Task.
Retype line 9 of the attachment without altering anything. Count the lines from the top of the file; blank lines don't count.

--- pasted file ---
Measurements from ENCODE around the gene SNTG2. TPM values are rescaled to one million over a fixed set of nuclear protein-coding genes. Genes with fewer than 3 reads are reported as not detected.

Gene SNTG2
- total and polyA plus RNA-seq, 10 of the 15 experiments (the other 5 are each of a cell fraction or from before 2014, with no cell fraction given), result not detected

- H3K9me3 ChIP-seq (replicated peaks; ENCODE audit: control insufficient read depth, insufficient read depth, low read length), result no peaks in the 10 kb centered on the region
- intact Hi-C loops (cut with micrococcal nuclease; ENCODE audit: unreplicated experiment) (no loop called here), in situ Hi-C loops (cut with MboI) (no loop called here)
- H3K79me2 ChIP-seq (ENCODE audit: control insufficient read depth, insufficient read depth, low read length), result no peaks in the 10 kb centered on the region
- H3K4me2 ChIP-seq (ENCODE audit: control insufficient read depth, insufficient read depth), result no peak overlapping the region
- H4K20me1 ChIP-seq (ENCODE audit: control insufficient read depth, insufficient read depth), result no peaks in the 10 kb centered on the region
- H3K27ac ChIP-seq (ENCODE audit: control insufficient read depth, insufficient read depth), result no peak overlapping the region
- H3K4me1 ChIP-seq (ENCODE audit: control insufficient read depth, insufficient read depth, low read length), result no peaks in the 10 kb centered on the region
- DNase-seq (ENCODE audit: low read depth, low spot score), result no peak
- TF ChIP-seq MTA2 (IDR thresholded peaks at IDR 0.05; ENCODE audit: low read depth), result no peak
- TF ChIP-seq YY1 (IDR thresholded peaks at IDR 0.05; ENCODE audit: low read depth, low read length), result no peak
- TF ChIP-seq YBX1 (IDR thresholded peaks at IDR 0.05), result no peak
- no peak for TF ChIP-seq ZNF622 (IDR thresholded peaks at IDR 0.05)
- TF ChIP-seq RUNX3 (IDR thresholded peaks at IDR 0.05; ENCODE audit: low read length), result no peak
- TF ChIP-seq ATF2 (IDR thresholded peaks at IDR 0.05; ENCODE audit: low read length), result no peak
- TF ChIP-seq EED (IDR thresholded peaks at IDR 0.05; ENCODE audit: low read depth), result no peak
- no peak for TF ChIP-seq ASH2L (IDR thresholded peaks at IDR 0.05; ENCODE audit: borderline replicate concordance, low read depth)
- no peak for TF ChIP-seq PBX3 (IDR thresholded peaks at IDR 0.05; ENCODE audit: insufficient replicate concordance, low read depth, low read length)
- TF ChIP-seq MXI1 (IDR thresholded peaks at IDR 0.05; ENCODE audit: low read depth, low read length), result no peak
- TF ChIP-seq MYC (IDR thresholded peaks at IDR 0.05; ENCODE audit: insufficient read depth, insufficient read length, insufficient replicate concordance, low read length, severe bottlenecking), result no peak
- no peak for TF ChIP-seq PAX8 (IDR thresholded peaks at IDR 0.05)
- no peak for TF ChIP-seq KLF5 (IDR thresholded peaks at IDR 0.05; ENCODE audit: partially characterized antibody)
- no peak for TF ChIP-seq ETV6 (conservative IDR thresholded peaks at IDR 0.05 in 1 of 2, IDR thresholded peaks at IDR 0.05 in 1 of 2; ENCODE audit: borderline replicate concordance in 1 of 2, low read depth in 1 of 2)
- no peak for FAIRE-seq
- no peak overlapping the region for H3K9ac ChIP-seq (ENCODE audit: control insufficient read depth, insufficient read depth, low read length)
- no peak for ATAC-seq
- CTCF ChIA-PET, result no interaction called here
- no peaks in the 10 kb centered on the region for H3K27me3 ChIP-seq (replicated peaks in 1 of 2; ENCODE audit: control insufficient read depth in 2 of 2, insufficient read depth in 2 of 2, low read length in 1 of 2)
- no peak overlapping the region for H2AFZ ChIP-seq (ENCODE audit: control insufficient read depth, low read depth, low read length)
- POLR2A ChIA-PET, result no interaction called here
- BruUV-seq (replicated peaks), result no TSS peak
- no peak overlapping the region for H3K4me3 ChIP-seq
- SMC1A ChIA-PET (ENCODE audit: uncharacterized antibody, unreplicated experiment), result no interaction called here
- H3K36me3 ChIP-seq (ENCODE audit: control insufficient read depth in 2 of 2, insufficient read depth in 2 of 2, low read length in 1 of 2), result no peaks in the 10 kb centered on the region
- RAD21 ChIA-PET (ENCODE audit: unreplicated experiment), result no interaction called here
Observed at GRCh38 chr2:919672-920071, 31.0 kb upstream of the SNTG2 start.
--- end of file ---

- H3K27ac ChIP-seq (ENCODE audit: control insufficient read depth, insufficient read depth), result no peak overlapping the region